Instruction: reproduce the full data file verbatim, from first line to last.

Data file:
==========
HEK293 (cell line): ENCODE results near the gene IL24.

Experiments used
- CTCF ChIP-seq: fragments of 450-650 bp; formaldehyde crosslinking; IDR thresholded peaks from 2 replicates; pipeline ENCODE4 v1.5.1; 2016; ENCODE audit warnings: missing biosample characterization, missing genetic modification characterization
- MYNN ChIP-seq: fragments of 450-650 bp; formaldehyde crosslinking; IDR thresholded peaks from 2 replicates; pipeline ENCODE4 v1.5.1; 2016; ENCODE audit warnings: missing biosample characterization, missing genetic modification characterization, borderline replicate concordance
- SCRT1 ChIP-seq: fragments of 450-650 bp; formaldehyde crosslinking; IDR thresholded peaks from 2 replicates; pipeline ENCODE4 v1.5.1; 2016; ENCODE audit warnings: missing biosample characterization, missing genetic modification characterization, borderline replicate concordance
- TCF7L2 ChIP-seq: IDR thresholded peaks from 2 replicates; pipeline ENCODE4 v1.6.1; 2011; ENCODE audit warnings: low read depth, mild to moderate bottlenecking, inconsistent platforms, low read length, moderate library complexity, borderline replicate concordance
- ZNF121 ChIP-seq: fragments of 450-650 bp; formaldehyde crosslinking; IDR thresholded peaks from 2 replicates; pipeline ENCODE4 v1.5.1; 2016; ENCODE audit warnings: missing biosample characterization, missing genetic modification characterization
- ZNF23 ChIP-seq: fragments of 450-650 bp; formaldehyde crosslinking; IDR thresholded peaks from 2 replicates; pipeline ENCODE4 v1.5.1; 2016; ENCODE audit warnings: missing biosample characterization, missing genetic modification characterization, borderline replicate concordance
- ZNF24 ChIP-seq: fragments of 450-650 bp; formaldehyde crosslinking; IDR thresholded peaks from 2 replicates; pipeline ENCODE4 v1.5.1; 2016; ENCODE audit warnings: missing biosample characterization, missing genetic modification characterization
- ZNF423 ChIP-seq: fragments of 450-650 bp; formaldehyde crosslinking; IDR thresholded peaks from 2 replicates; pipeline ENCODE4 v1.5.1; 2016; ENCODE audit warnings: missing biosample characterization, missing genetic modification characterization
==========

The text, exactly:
HEK293 (cell line): ENCODE results near the gene IL24.

Experiments used
- CTCF ChIP-seq: fragments of 450-650 bp; formaldehyde crosslinking; IDR thresholded peaks from 2 replicates; pipeline ENCODE4 v1.5.1; 2016; ENCODE audit warnings: missing biosample characterization, missing genetic modification characterization
- MYNN ChIP-seq: fragments of 450-650 bp; formaldehyde crosslinking; IDR thresholded peaks from 2 replicates; pipeline ENCODE4 v1.5.1; 2016; ENCODE audit warnings: missing biosample characterization, missing genetic modification characterization, borderline replicate concordance
- SCRT1 ChIP-seq: fragments of 450-650 bp; formaldehyde crosslinking; IDR thresholded peaks from 2 replicates; pipeline ENCODE4 v1.5.1; 2016; ENCODE audit warnings: missing biosample characterization, missing genetic modification characterization, borderline replicate concordance
- TCF7L2 ChIP-seq: IDR thresholded peaks from 2 replicates; pipeline ENCODE4 v1.6.1; 2011; ENCODE audit warnings: low read depth, mild to moderate bottlenecking, inconsistent platforms, low read length, moderate library complexity, borderline replicate concordance
- ZNF121 ChIP-seq: fragments of 450-650 bp; formaldehyde crosslinking; IDR thresholded peaks from 2 replicates; pipeline ENCODE4 v1.5.1; 2016; ENCODE audit warnings: missing biosample characterization, missing genetic modification characterization
- ZNF23 ChIP-seq: fragments of 450-650 bp; formaldehyde crosslinking; IDR thresholded peaks from 2 replicates; pipeline ENCODE4 v1.5.1; 2016; ENCODE audit warnings: missing biosample characterization, missing genetic modification characterization, borderline replicate concordance
- ZNF24 ChIP-seq: fragments of 450-650 bp; formaldehyde crosslinking; IDR thresholded peaks from 2 replicates; pipeline ENCODE4 v1.5.1; 2016; ENCODE audit warnings: missing biosample characterization, missing genetic modification characterization
- ZNF423 ChIP-seq: fragments of 450-650 bp; formaldehyde crosslinking; IDR thresholded peaks from 2 replicates; pipeline ENCODE4 v1.5.1; 2016; ENCODE audit warnings: missing biosample characterization, missing genetic modification characterization